- Colors in your home may look different than the same colors in someone else’s home. Light isn’t the only thing that will change the way a room looks; furnishings, decor and even what’s going on outside can make a room look brighter/darker or vibrant/dull.
- Photography can alter how a room appears in real life. You’ve probably noticed that content creators/photographers have their own photo style. Some are dark and moody, some are light and airy… exposure, shadows, contrast, etc. can affect the brightness and tones of colors. I try to edit my pictures accurately to what I see in real life but undoubtedly, there will likely be some variance from time to time. Moral of the story- don’t rush out and buy 10 gallons of paint based on a photo you saw online.
Ok, now that I’ve gotten all that out of the way, I’ll take you through each color in my home – where it appears and how I feel about them.
Sherwin Williams Creamy
(Where is it? Trim throughout most of the house; built-ins)
With the exception of rooms we’ve since made over in their entirety, Sherwin Williams Creamy (SW 7012) is the trim color throughout most our house. It’s a beautiful, warm white, especially against darker colors, BUT, if you put it up against a stark/bright white, it will look yellow(ish). A lot of people use it on cabinets; here, you can really tell what it looks like against on our built-ins against our greige walls, in a semi-gloss finish…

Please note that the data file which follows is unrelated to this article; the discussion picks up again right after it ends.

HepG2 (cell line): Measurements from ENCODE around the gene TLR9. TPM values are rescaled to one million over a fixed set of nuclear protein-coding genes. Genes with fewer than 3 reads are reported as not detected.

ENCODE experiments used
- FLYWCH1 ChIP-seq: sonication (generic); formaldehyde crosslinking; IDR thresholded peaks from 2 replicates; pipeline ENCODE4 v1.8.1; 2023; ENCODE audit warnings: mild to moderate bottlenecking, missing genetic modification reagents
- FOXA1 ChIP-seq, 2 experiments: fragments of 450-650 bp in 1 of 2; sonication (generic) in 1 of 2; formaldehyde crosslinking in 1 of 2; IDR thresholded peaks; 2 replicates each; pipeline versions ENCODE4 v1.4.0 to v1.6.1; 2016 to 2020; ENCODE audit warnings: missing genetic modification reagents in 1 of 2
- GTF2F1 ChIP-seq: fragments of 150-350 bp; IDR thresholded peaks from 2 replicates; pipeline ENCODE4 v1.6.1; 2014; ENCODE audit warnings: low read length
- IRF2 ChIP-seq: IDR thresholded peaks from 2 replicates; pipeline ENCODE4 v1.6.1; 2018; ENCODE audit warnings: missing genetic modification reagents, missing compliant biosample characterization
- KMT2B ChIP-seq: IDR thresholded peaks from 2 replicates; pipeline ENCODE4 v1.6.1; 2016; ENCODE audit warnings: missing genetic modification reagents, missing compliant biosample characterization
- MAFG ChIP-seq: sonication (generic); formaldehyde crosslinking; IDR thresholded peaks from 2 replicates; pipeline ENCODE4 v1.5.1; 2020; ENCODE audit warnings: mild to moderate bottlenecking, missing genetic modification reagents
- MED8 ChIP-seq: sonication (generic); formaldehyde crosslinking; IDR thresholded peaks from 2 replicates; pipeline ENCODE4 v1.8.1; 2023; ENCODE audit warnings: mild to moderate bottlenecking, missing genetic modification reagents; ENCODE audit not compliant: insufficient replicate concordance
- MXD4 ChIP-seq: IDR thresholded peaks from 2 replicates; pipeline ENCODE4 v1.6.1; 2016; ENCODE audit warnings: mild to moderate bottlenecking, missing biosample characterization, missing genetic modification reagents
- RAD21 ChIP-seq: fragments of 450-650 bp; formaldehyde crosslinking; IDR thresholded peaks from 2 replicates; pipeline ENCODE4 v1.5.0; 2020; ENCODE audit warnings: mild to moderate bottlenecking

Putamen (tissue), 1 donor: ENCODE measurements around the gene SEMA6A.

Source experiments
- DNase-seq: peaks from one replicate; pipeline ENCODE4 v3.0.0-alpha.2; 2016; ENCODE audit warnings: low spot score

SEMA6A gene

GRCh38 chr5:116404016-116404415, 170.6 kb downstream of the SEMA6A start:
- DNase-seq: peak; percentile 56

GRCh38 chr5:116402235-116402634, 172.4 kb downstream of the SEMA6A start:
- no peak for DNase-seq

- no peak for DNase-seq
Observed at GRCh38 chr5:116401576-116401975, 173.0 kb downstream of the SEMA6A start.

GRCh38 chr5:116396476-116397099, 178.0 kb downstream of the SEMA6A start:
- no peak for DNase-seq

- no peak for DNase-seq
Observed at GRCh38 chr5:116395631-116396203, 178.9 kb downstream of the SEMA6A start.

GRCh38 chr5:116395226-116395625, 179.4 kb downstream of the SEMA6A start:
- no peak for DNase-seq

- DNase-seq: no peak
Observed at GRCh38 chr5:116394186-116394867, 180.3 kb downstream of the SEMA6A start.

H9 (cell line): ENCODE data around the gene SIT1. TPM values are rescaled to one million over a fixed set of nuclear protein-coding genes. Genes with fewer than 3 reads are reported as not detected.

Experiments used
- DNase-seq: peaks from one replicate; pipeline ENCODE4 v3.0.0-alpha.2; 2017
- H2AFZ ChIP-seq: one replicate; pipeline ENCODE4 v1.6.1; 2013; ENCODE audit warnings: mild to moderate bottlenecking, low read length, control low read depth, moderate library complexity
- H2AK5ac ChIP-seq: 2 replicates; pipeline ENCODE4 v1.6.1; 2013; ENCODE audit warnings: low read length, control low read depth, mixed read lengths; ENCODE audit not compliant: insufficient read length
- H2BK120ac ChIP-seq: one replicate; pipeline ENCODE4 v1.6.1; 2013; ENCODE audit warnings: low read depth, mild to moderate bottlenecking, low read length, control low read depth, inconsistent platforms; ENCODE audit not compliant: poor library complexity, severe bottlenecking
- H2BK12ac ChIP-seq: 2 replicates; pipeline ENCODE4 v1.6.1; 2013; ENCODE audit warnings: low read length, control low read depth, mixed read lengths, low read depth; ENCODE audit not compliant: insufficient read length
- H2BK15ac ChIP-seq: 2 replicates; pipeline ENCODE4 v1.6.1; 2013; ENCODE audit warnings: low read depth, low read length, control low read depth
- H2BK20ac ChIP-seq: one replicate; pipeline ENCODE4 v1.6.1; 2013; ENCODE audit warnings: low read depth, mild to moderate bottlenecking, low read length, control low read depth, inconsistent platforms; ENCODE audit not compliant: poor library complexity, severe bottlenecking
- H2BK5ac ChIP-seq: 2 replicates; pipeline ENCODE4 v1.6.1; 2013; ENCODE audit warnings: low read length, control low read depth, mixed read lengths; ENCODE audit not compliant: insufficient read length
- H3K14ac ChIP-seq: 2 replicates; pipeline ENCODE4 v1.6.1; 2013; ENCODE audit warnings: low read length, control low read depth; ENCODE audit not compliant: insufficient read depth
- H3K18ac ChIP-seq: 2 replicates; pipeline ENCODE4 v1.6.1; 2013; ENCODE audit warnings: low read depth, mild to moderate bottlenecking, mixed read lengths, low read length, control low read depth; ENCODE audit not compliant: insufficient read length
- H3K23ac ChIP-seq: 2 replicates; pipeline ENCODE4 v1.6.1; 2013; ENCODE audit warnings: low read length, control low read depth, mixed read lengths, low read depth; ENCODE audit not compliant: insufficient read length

and here it is in a satin finish on the built-ins in my office.
Since painting a few other rooms in the house, having such a warm white has actually been a little bit of a hinderance. In rooms where I went white, I ended up having to paint all the trim and doors so they wouldn’t look darker/more yellow than the room color and in some of our larger rooms, it’s actually prohibited me from pulling the trigger because it’s such a big commitment to repaint all the baseboards and crown. If you love warm colors and greiges, it looks great. But, if you change your mind often and are considering white walls, I would maybe go with something a little more pure whites (like one of my still-warm but more white whites that I’ll share further down — Benjamin Moore Simply White).
Sherwin Williams Versatile Gray
(Where is it? Great Room; Foyer; Bathrooms; Laundry Room; Upstairs and Hallways – any room/space that isn’t featured)
Sherwin Williams Versatile Gray (SW 6072) is the color I chose for the bulk of our home before we moved in. Any rooms/hallways you don’t see on this list will be this color. It is a greige (as indicated in the name) – part gray, part beige. While I’ve been happy (ish) with this color, at different times of the day, it does have a tendency to lean slightly violet. Inm our great room, the wall of windows brighten it up and it doesn’t feel dar until evening. (PS- see how many different shades and tones you see in this photo? This is all the same paint color- even upstairs on the catwalk.)